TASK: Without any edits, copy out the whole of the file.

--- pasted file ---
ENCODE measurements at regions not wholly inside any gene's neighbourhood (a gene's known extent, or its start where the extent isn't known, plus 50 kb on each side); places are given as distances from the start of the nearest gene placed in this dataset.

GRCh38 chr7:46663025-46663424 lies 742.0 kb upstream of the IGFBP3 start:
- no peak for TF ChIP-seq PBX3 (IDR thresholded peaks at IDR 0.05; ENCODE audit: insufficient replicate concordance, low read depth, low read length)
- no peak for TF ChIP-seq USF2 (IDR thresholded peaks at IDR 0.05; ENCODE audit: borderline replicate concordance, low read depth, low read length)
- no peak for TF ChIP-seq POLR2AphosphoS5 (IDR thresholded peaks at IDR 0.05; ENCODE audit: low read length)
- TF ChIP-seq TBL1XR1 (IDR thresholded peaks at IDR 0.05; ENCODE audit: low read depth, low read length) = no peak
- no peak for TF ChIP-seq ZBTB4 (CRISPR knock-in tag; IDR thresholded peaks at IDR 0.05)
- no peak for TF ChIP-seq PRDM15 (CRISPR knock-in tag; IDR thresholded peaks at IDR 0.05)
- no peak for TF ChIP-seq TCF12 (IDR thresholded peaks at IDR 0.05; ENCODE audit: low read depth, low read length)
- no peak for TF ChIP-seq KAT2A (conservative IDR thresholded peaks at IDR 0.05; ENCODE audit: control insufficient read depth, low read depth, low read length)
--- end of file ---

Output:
ENCODE measurements at regions not wholly inside any gene's neighbourhood (a gene's known extent, or its start where the extent isn't known, plus 50 kb on each side); places are given as distances from the start of the nearest gene placed in this dataset.

GRCh38 chr7:46663025-46663424 lies 742.0 kb upstream of the IGFBP3 start:
- no peak for TF ChIP-seq PBX3 (IDR thresholded peaks at IDR 0.05; ENCODE audit: insufficient replicate concordance, low read depth, low read length)
- no peak for TF ChIP-seq USF2 (IDR thresholded peaks at IDR 0.05; ENCODE audit: borderline replicate concordance, low read depth, low read length)
- no peak for TF ChIP-seq POLR2AphosphoS5 (IDR thresholded peaks at IDR 0.05; ENCODE audit: low read length)
- TF ChIP-seq TBL1XR1 (IDR thresholded peaks at IDR 0.05; ENCODE audit: low read depth, low read length) = no peak
- no peak for TF ChIP-seq ZBTB4 (CRISPR knock-in tag; IDR thresholded peaks at IDR 0.05)
- no peak for TF ChIP-seq PRDM15 (CRISPR knock-in tag; IDR thresholded peaks at IDR 0.05)
- no peak for TF ChIP-seq TCF12 (IDR thresholded peaks at IDR 0.05; ENCODE audit: low read depth, low read length)
- no peak for TF ChIP-seq KAT2A (conservative IDR thresholded peaks at IDR 0.05; ENCODE audit: control insufficient read depth, low read depth, low read length)